“It’s time for our annual conference. Let’s hope no one shows up!” You’ve probably never heard those words uttered in an event planning meeting before, but based on how some events are planned, promoted, and operated, you might wonder if the planners actually did. Let’s face it: We’ve all attended events that were uninspiring or disorganized, and left thinking, “Well, that was a waste of time.”
As an event planner, having attendees leave unhappy — and without plans to return — is just about the worst thing that can happen. On the off chance that you do want to torpedo your meeting, though, here are few things you must be sure to do.
1. Don’t Tell People Why They Should Come
Some conferences give everything away before the big day: They tell you who is speaking, the speakers’ topics, what you can expect to learn, and why their conference is better than the rest. They don’t seem to understand the element of surprise that comes with not providing all the information up front.
Of course, when attendees know that they can expect to hear speakers with moving stories that will draw out audience emotions, they will learn about all the important trends in their industry and meet other leaders from around the world, they are more likely to sign up and be excited to attend. Telling people why they should choose your conference over all the others is usually a much better strategy when you want people to come.
2. Make It Hard to Register
Sure, plenty of tools make it easy for conference attendees to sign up online, but you prefer to do things the old-fashioned way. Your audience really doesn’t mind having to fill out forms and fax or mail them in to you. Let your competitors beat you out by making it simple to register online or from a mobile device.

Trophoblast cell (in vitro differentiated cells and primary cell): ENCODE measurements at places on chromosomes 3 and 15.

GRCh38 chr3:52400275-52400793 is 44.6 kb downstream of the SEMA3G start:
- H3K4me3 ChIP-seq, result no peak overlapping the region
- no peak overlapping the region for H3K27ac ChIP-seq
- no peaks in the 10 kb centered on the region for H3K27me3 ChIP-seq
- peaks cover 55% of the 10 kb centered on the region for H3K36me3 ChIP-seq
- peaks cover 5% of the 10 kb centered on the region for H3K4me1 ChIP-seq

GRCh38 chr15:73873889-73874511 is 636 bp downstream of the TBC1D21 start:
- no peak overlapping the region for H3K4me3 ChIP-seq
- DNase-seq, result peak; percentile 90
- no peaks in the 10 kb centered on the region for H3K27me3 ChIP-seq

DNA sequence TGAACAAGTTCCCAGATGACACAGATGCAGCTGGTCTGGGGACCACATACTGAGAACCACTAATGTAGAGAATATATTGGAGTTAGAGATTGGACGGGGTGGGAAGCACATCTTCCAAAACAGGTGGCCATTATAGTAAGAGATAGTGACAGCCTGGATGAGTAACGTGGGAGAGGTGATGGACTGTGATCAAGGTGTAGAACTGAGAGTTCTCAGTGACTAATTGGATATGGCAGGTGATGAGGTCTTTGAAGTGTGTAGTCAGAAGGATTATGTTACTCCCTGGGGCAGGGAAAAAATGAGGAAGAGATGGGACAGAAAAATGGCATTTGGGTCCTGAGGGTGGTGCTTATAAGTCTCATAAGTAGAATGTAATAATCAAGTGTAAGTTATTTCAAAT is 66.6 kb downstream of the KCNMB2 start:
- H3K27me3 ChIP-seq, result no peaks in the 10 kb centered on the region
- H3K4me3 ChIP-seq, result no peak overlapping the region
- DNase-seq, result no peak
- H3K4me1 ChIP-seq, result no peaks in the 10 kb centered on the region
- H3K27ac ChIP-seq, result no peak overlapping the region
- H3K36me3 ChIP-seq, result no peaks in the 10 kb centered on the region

3. Don’t Pay Attention to Details
You have so much to handle when it comes to planning an event, so everyone will understand if you forget to reserve blocks of rooms at multiple hotels, include the dress code on the awards ceremony invitations, or order vegetarian meals for the luncheon. Of course, your attendees will be happier, and more likely to come back, if they don’t have to chase down information (or food) and you give them all of the information they need.
4. Overschedule Each Day
We understand: You want to give people their money’s worth, so you schedule sessions all day each day of the conference, from breakfast through dinner, with an hour for lunch. Never mind that they may wish to check out the exhibit hall, meet up with a friend for coffee, or take a nap after a long morning of learning. You want to make sure that everyone leaves with as much knowledge as possible.
Then again, you could offer some free time and longer breaks between sessions that allow your attendees to process what they have learned and explore all of the great resources you’ve set up for them.
5. Don’t Provide Networking Opportunities
People come to conferences to meet others and make connections — but they can do that on their own. They’ll meet plenty of people in their sessions or at meals, so there’s no need to plan cocktail hours or other events where people can have conversations and make introductions.
You’ve heard that no one likes panel discussions, and breakout sessions are a pain to coordinate, so you’re going to skip them this time and just have a bunch of presenters. No one will mind sitting in the conference room all day, especially since you have such great speakers. Of course, research shows that most people lose interest after 10 minutes (and even the uber-popular TED talks are only 18 minutes or less) and everyone learns differently, but it’s OK. Undoubtedly, your conference will prove to be the exception and everyone will love the “consistent” format.
7. Don’t Provide Anything Fun to Do
Everyone loves going to conferences and sitting through endless sessions, and then eating alone in the hotel restaurant. They never want to let their hair down and get to know other people in their industry on a social level. Conferences are for work only, and should be kept as serious and buttoned up as possible, and should definitely not include a killer party that people can get excited about.
Obviously, this is all a bit tongue in cheek, and experienced event planners would never intentionally do any of these things. Still, whether it’s your first conference or your 101st, pay close attention to these details and you’ll keep them coming back for more.